This whiplash was baked into Minneapolis since before its founding in 1867. No state seemed more behind preserving the Union and ending slavery in 1860, when Minnesotans cast the second-highest percentage of votes for Abraham Lincoln than voters in any other state. It was the first state to volunteer soldiers to the Union effort when the Civil War started. Then, a year later, Minnesota’s concentration camp was built, followed by the expulsion of all Dakota and Ho-Chunk peoples.
In 1909, with slavery abolished and Minneapolis on the right side of history, a race riot started by whites in Prospect Park signaled the beginning of a new generation of real estate contracts that kept people of color from buying homes.
Minneapolis exists where it does because of St. Anthony Falls. The Dakota call it Owamniyomni. The falls—now cloaked in a concrete apron, a whiplash of a different kind—fueled industries that separated the city from any other between Chicago and Seattle. The timber and flour industries provided markets and jobs for farmers, lumberjacks, and laborers throughout the Upper Midwest.
The Minneapolis whiplash exists here, where Pillsburys and Washburns made their fortunes and built corporate industrial giants that created offshoot markets for prosthetic limb businesses because so many people lost body parts on the job. A mile downriver, the immigrants who lived in the flood-prone Bohemian Flats fed themselves, in part, by snagging floating fruit discarded upstream.
Even the river is part of the whiplash: it was a crucial part of the city’s growth and success, until it wasn’t. So we turned our backs on the river, until we didn’t.
Minneapolis has a history of collapses and rebuilding. Some collapses were real, as when the falls were nearly destroyed; others were metaphoric, as when corruption and the mob threatened to overtake the city’s workings until a progressive movement was born and, later, a young mayor named Humphrey did something different.
And yet, even as we always have rebuilt, it’s worth asking who was in charge of rebuilding—who was left in and left out, and how did those decisions leave us with the whiplash we have today.
For Minneapolitans seeking solutions to these inequities and disparities, to ignore the city’s history of discrimination, racism, and inequality is to condemn such an effort to failure.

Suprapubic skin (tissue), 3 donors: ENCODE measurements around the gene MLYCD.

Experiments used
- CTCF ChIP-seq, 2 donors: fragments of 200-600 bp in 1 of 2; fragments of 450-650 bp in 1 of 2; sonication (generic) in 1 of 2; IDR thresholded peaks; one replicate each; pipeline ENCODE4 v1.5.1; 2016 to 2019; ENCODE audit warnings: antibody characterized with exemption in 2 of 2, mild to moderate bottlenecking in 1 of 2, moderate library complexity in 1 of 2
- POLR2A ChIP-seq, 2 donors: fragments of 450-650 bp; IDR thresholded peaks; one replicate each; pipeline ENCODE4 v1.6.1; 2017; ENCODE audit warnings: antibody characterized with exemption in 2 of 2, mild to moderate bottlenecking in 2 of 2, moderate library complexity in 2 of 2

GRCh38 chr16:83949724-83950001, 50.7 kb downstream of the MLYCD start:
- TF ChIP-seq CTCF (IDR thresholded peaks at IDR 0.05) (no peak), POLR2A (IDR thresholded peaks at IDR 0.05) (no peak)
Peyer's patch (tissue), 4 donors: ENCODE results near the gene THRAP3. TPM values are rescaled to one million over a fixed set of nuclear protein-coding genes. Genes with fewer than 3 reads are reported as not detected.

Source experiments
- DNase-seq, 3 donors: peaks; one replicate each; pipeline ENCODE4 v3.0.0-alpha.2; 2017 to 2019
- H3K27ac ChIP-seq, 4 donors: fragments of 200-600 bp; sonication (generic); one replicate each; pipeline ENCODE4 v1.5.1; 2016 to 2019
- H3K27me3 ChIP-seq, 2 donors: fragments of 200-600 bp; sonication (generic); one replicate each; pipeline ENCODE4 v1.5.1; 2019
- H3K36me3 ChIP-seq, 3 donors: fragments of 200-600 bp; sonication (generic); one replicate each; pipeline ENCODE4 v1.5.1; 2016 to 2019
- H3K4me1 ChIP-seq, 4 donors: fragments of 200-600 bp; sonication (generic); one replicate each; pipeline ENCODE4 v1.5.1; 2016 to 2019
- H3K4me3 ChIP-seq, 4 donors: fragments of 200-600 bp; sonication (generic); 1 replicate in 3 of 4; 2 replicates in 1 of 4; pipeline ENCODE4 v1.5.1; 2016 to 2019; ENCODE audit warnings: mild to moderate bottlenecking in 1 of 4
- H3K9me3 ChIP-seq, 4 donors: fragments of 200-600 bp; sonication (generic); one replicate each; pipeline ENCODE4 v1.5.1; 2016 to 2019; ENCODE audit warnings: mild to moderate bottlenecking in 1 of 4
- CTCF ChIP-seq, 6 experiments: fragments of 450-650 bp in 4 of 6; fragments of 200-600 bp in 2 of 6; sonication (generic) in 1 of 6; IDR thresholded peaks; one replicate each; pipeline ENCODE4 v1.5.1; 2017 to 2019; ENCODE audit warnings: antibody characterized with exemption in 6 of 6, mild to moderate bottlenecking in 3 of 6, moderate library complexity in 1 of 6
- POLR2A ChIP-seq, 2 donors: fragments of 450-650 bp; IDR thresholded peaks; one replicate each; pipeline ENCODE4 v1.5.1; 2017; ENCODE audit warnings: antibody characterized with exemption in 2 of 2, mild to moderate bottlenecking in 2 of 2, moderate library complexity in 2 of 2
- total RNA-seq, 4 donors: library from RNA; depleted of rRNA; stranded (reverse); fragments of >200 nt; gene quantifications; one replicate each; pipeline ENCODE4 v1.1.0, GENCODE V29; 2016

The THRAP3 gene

The city’s elite initially built their mansions downtown. As Minneapolis grew, posh residents moved farther from the core—a common trend in cities at the time. In general, much of the working class went north and northeast as well as to near south and south-central neighborhoods, remaining close to jobs on the riverfront; the rich went farther south and southwest.
Park Avenue became known as a Golden Mile with thirty-six large mansions. Another hub for the wealthy was Lowry Hill. Later, more desirable places to live were developed near Minneapolis’s southwestern lakes—Lake of the Isles, Harriet, and Bde Maka Ska (then known as Calhoun).
State lawmakers created the Minneapolis Park and Recreation Board on the same day in 1883 they expanded the city’s borders to include these lakes, as well as Lakes Nokomis and Hiawatha. The areas were swampy; Lake of the Isles wasn’t part of early park plans because of the muck. But the well-off were quickly attracted to these spots—even Lake of the Isles, thanks to a massive dredging effort in the early 1900s.
There’s a reason Minneapolis’s southwest neighborhoods have always been the toniest—and the whitest: the city’s white elite created some of them that way, and residents in others worked to make or keep them white.
In 1909, a black man, Rev. William Malone, bought a home in the Linden Hills neighborhood, at 4441 Zenith Avenue South. Neighbors said that the owner, upset at them over a court case, had listed the house out of spite “for sale to negroes only.”